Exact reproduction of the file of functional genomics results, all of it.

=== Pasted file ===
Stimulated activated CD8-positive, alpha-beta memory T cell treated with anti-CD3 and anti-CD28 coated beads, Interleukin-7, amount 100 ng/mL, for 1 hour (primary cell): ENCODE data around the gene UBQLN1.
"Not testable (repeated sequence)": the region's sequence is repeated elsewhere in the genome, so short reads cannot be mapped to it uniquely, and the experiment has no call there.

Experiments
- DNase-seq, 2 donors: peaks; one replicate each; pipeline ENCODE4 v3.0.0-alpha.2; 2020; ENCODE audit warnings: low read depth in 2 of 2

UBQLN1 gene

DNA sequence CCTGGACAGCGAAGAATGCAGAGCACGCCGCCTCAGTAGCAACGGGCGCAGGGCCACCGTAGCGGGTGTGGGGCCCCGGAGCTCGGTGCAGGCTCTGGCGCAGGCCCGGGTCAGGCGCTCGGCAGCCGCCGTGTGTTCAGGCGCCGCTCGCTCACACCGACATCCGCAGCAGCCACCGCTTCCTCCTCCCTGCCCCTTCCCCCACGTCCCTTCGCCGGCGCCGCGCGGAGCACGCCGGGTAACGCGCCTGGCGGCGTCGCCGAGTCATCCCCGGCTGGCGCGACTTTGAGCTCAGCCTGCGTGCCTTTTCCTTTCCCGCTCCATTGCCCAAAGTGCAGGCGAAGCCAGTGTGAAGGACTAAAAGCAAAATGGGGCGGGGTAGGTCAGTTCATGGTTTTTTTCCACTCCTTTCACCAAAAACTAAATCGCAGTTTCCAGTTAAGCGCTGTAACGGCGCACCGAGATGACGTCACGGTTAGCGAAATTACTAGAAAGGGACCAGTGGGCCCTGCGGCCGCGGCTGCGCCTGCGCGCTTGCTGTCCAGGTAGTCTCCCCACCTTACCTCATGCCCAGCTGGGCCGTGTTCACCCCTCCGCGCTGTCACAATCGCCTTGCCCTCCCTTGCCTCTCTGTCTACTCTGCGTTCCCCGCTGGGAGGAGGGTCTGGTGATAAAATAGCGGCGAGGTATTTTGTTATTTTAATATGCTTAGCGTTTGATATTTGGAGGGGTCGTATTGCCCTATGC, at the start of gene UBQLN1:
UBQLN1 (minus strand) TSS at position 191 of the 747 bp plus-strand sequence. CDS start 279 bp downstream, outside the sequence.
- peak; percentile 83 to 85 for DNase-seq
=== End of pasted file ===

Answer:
Stimulated activated CD8-positive, alpha-beta memory T cell treated with anti-CD3 and anti-CD28 coated beads, Interleukin-7, amount 100 ng/mL, for 1 hour (primary cell): ENCODE data around the gene UBQLN1.
"Not testable (repeated sequence)": the region's sequence is repeated elsewhere in the genome, so short reads cannot be mapped to it uniquely, and the experiment has no call there.

Experiments
- DNase-seq, 2 donors: peaks; one replicate each; pipeline ENCODE4 v3.0.0-alpha.2; 2020; ENCODE audit warnings: low read depth in 2 of 2

UBQLN1 gene

DNA sequence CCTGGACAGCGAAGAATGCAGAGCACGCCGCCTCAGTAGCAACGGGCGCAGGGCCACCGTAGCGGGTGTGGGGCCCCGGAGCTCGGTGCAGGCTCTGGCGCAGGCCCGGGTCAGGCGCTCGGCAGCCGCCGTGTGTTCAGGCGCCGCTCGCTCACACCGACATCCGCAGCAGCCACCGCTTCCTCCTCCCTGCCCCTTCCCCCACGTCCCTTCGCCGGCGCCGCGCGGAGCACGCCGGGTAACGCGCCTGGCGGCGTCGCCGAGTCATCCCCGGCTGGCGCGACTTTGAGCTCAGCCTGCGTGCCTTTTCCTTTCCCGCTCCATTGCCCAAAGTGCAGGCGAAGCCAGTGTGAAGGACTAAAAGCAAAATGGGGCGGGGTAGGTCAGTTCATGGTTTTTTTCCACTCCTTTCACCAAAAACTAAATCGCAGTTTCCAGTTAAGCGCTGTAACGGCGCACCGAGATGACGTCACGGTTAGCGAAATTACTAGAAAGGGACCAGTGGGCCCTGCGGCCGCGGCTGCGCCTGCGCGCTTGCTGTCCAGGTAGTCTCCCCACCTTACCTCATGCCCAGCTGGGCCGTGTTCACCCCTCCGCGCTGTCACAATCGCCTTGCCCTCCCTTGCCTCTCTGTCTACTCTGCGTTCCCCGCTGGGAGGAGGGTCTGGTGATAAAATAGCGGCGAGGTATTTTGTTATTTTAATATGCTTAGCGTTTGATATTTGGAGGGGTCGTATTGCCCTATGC, at the start of gene UBQLN1:
UBQLN1 (minus strand) TSS at position 191 of the 747 bp plus-strand sequence. CDS start 279 bp downstream, outside the sequence.
- peak; percentile 83 to 85 for DNase-seq